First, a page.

In part 1, I described the process. The process is directionally correct, but is open to criticism and further refinement.
Now, let’s look at some of the methods along with illustration(s).
(1). Inconsistent use of language/designation/knowledge in a specific reference of a specific ancient document where it is least expected and/or inconsistent the theme/usage in the rest of the document.
e.g., Astronomy references related to Rama-Janma of Valmiki Ramayana refers to modern zodiac (area of Zodiac Cancer (Karka) as being ascendant (on the eastern horizon).
This specific observation has two clues for its being plausibly interpolated. For now, we will only refer to one of the two clues, viz. that entire Valmiki Ramayana (with the exception of this mention of Zodiac Cancer) employs nakshatra system and not modern Zodiac system.
(2).The specific reference or chapter/Adhyaya/sarga appears to be out of place, i.e. this segment of ancient document does not appear to be related to chapters/verses prior and after their appearance. In addition, their insertion appears to add no value whatsoever to the narration. On the other hand, one may observe obvious contradiction for its presence.
e.g., Valmiki Ramayana, Aryanya kanda has entire Sarga (recognized by Gita Press as ‘Prakshipta’ (Interpolated), that occurs between Sarga 56 and 57) where creator Brahma offers delicious food to Sita, in Lanka).
(3). An observation that conflicts with numerous other observations spread throughout a given ancient document.
– Four months of rainy season being lunar months of Shravana through Kartika. This observation contradicts numerous other observations (and their consequences) of Valmiki Ramayana
(4). A set of observations contradict another set of observations of the same ancient text. In this case, one should look for additional references that are relevant to these contradictory observations and by luck may able to determine one of the two sets of observations to be either interpolated or inconsistent. By luck, one may able to determine the cause for insertion of such observations, although such is not a requirement in order to suggest a specific reference as being plausibly interpolated.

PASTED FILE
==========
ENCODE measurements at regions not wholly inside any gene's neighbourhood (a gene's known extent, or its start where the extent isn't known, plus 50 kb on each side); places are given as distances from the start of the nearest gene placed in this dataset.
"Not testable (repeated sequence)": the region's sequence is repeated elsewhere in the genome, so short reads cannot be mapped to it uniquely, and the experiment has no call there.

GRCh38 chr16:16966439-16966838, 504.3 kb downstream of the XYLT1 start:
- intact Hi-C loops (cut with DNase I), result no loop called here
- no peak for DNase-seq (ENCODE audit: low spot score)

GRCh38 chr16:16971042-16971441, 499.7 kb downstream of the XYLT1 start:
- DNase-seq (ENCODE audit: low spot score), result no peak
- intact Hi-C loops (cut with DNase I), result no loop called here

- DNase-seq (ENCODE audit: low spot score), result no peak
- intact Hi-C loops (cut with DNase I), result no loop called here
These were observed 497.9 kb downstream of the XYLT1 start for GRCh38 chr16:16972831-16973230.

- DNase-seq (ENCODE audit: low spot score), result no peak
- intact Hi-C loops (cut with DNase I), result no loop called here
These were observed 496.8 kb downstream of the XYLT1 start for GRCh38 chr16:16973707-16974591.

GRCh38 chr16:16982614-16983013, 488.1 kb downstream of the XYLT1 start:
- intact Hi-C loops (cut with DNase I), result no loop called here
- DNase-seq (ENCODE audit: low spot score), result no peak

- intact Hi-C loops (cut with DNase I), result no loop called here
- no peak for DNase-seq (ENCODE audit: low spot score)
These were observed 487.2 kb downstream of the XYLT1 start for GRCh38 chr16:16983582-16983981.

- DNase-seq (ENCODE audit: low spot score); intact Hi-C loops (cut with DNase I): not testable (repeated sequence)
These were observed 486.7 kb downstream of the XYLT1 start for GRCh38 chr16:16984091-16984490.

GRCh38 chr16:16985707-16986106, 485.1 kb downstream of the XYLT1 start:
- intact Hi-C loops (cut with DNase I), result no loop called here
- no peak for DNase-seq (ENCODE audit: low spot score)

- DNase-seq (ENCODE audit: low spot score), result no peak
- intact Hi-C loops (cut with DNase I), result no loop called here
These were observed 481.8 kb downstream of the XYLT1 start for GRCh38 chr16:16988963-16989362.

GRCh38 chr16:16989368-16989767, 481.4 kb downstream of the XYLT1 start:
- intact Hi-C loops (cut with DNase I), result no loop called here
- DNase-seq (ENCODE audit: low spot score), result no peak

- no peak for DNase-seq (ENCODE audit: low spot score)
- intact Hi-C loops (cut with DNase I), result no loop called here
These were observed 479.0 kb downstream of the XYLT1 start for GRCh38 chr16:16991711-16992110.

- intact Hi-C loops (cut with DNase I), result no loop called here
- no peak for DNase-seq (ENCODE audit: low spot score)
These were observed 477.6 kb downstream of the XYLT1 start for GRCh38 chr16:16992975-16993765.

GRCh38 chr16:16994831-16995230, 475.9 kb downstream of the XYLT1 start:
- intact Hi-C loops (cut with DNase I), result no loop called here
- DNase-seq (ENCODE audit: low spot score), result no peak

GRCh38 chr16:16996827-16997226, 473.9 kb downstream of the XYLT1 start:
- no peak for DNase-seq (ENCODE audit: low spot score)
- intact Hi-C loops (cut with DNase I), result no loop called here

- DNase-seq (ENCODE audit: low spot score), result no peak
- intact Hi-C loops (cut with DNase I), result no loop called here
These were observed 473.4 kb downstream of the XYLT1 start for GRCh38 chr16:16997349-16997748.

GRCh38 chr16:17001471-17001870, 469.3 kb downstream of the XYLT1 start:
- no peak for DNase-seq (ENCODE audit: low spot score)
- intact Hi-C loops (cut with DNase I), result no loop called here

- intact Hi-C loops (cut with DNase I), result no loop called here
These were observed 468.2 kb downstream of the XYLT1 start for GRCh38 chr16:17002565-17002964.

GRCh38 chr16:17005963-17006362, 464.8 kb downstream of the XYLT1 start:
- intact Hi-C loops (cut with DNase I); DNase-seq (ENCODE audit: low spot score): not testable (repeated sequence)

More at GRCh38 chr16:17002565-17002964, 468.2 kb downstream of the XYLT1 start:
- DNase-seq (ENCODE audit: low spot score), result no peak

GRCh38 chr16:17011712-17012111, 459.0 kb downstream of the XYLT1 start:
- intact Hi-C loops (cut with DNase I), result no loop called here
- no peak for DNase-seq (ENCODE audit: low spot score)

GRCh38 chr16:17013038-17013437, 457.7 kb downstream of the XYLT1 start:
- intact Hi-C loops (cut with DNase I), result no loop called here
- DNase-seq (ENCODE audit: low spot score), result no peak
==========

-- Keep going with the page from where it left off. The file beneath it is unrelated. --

– A set of observations of Valmiki Ramayana asserts that Rama was ~13 years old and Sita was ~6 years old at the time of their wedding and that they lived for ~12 years in Ayodhya, together, before they had to leave for Vanavas (forest stay of 14 years).
– Another set of observations of Valmiki Ramyana asserts that Rama was ~16 years old and Sita was about the same age as that of Rama at the time of their wedding and that they lived in Ayodhya for about a year before they had to leave for Vanavas (forest stay of 14 years).
Numerous other specific observations and also additional references that demand narrative consistency suggest that second set of observations of Valmiki Ramayana (Rama and Sita of around 16 years old at the time of their wedding and that they lived in Ayodhya for about a year before leaving for Vanavas) is consistent with rest of Valmiki Ramayana observations.
It is important to recognize that no matter how convinced one feels about certain set of observations as being interpolated (or certain chapter), one should simply note it down. One should never eliminate such (plausibly) interpolated references. These references are to be treasured and must be maintained for researchers of posterity. As our knowledge expands and our ability to test observations of ancient literature grows, we may able to test some of these ‘crazy’ or ‘impossible’ sounding observations.
To be continued….